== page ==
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Yew/Yews at Yarpole England

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Copyright © Tim Hills - 1999
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Notes: August 1999 - From the path below, its bole appears massive and solid. This is misleading - from the churchyard it is possible to walk into the tree's hollow which leans several feet out over the pavement. There has been fire/smoke damage. In 2016 Paul Wood noted no change in the appearance of the tree.
Classification: ancient
Classification Codes: A-g, hol
Girth cm: 739
Height measured:
Girth ft ins: 24' 3'' at top of wall
Sex: male
Earliest mention: 1999
Source of earliest mention: Steve Dennis (pers.corres.)
Date of visit: 12-Aug-99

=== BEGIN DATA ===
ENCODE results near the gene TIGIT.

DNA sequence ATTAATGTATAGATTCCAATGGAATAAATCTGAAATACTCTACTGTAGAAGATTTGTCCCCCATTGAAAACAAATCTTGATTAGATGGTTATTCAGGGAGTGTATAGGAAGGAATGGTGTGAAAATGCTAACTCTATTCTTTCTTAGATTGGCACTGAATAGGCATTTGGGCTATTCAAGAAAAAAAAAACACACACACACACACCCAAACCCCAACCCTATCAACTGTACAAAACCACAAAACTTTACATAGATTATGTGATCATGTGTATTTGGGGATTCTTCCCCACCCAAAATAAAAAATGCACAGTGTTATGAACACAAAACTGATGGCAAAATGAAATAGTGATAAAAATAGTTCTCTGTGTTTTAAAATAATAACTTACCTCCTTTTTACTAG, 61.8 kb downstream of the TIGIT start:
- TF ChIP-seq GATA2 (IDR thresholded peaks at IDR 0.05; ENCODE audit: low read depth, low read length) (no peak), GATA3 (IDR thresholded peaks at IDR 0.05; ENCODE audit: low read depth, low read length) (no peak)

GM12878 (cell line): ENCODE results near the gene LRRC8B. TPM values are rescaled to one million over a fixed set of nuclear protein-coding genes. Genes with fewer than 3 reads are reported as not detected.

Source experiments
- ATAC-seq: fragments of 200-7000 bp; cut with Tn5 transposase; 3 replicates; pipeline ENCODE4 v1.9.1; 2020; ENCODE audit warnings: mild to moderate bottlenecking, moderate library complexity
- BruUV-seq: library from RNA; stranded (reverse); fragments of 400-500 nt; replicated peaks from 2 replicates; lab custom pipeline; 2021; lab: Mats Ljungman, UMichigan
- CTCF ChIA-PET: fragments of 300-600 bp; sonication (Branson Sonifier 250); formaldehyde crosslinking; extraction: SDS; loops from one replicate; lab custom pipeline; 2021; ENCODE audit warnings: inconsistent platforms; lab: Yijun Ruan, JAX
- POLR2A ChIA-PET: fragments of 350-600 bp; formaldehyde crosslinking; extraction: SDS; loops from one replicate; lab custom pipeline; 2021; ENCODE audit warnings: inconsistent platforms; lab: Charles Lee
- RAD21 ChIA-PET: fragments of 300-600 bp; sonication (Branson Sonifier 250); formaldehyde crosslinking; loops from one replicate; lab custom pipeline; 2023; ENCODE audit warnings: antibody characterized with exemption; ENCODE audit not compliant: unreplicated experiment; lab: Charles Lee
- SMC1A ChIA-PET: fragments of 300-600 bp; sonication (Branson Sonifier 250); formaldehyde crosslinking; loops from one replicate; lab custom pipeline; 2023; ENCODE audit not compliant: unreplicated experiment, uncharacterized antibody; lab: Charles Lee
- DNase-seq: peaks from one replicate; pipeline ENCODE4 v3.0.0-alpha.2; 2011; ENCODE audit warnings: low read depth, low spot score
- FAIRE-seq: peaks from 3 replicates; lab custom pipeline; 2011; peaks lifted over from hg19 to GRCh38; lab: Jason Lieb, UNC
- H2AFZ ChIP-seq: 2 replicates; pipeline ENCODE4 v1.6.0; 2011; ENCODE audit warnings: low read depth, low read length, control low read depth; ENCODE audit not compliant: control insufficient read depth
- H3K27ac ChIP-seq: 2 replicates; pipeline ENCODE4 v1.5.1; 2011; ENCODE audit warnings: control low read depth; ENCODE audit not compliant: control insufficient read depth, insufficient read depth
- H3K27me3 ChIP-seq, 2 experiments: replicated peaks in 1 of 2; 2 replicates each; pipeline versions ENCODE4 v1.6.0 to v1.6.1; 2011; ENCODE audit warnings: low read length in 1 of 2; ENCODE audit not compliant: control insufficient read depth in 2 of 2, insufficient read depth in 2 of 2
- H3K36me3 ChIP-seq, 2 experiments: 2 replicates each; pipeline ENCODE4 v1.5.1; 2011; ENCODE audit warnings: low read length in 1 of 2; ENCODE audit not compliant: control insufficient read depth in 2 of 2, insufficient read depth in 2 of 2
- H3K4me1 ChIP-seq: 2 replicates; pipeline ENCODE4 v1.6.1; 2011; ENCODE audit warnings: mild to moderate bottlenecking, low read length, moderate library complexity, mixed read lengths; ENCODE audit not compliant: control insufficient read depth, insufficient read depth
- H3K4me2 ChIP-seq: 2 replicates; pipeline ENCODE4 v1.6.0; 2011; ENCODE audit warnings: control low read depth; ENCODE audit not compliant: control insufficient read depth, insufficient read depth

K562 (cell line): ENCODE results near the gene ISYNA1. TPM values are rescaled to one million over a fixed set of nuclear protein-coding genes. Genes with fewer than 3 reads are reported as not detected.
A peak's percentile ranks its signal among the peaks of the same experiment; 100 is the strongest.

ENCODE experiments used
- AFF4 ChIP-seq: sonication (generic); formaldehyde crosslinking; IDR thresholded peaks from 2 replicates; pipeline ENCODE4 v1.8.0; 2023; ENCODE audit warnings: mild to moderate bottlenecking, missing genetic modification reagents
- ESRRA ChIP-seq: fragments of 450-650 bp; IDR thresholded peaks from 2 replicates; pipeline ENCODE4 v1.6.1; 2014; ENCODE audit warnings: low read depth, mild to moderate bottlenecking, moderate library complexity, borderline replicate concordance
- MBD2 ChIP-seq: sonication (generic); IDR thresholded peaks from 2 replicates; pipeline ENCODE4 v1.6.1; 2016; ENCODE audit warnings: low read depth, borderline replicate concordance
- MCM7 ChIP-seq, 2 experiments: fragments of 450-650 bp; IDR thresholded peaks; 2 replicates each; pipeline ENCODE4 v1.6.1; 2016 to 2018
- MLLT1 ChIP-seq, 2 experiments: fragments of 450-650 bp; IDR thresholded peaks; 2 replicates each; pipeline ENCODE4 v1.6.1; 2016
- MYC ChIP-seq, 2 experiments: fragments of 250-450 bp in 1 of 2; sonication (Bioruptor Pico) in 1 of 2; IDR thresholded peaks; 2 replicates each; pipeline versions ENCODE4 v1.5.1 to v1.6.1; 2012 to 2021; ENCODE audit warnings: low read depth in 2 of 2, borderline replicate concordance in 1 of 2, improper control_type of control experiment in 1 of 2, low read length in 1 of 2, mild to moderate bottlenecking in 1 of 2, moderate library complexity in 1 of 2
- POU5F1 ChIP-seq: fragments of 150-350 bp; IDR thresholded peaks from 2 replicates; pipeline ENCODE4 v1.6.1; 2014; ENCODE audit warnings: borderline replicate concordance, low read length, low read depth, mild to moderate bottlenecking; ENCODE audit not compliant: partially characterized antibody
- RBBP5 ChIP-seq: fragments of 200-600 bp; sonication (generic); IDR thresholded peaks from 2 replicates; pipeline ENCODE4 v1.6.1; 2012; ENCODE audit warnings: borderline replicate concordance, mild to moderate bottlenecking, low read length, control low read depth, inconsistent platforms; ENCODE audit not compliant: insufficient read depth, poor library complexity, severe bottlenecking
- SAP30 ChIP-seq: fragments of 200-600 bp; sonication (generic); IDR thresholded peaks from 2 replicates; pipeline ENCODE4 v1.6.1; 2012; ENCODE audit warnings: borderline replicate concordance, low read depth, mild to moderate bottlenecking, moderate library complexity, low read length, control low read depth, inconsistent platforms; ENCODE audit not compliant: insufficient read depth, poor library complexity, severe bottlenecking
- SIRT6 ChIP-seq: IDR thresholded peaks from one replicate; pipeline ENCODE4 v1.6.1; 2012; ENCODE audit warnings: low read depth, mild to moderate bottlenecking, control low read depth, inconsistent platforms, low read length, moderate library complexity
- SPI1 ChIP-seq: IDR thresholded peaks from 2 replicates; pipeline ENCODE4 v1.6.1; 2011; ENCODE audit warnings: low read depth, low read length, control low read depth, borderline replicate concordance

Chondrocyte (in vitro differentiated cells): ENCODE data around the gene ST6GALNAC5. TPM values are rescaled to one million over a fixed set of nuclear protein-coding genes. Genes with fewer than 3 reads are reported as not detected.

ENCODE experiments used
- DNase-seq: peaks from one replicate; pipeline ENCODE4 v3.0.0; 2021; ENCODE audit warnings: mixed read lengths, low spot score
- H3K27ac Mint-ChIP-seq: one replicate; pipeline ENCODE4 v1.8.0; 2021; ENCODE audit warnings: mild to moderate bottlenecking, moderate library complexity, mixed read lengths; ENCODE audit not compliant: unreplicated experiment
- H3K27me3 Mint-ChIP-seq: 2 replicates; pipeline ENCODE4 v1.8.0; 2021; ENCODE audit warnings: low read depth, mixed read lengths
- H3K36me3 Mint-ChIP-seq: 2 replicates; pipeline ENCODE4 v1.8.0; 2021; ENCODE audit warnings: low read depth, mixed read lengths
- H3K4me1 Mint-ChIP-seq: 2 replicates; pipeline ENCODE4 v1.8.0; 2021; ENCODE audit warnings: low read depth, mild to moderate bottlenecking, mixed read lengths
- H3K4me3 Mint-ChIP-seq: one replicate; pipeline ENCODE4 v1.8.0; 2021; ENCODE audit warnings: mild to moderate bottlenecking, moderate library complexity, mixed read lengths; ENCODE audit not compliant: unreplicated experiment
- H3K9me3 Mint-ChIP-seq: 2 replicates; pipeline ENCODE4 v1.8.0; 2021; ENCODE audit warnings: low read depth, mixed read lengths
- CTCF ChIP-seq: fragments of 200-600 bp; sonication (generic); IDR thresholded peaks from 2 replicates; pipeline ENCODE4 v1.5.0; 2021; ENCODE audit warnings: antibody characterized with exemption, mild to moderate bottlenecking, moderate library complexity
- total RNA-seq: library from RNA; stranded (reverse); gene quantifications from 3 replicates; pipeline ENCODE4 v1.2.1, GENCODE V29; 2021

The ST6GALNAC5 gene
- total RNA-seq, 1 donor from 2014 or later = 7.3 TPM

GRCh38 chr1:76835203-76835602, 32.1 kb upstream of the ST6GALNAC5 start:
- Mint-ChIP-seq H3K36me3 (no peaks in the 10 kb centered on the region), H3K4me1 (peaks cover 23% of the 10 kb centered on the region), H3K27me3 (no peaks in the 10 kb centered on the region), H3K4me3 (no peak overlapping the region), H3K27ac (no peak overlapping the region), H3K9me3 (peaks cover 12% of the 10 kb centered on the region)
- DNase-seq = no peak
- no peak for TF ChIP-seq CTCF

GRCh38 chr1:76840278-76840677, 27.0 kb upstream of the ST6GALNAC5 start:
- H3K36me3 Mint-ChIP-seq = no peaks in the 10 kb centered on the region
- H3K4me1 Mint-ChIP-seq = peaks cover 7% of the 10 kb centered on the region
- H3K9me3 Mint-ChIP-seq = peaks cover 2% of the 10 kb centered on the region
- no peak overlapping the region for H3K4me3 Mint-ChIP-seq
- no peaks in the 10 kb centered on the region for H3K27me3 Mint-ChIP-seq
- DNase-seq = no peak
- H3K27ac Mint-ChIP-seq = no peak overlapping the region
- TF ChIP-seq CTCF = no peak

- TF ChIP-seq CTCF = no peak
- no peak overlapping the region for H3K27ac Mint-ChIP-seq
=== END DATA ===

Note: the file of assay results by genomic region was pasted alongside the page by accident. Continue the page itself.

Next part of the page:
Latest information: March 2002 A tree survey, commissioned by the Caring for God's Acre project was carried out by Phi Evans. No signs of disease or dieback were found. The good condition of the wall which bears some of the tree's weight was noted. The scorch marks inside the trunk were 'probably due to vandalism rather than lightning'. The following was written by John Gunson (2007) for a Yarpole journal:Did you know that the big yew tree in St. Leonard`s Churchyard at Yarpole is internationally 'web-famous'? In 1999, Tim Hills of Bristol came to visit the yew tree, as part of his millennium survey of ancient yew trees. He was undertaking a photographic and descriptive record of these venerable trees over a two-year period. He visited St. Leonard`s on 12th August 1999, ours being one of 71 in Herefordshire. According to the Churchyard Handbook, 'the value and significance of yew trees cannot be overestimated. Many are important historically and they are of considerable, even exceptional, antiquity'. He left a note of his observations: 'This is the only yew tree I have seen so successfully growing above a wall. It appears to be a healthy and thriving tree'. He also left a question: 'Do you have a policy that enables it to flourish in this unusual location, or is it just good fortune?' Since then he has continued with his survey both in this country and overseas. His web-site, www.ancient-yew.org/treeInfo.php?link=865, gives an extensive record of all the trees that he and his colleagues have seen. In March 2002 a tree survey, commissioned by the Caring for God's Acre project was carried out by Phi Evans. No signs of disease or dieback were found. The good condition of the wall, which bears some of the tree's weight, was noted. The scorch marks inside the trunk were 'probably due to vandalism rather than lightning'. (The Fire Services attended a fire in the tree in the late 1970s).Statistics: Girth at the top of the wall is 24ft 3ins. Approximate height above the wall is 55ft. Approximate width at its widest is 60ft. Estimate of age is difficult to determine; ďA yew that has grown to this sort of girth, lost its centre and split apart, is undoubtedly of vast age, I think it would be safe to say 1000+yrs. This makes it considerably older than the present church and would suggest to me a previous site of worship or an important meeting place in Saxon times` (personal communication from Tim Hills).

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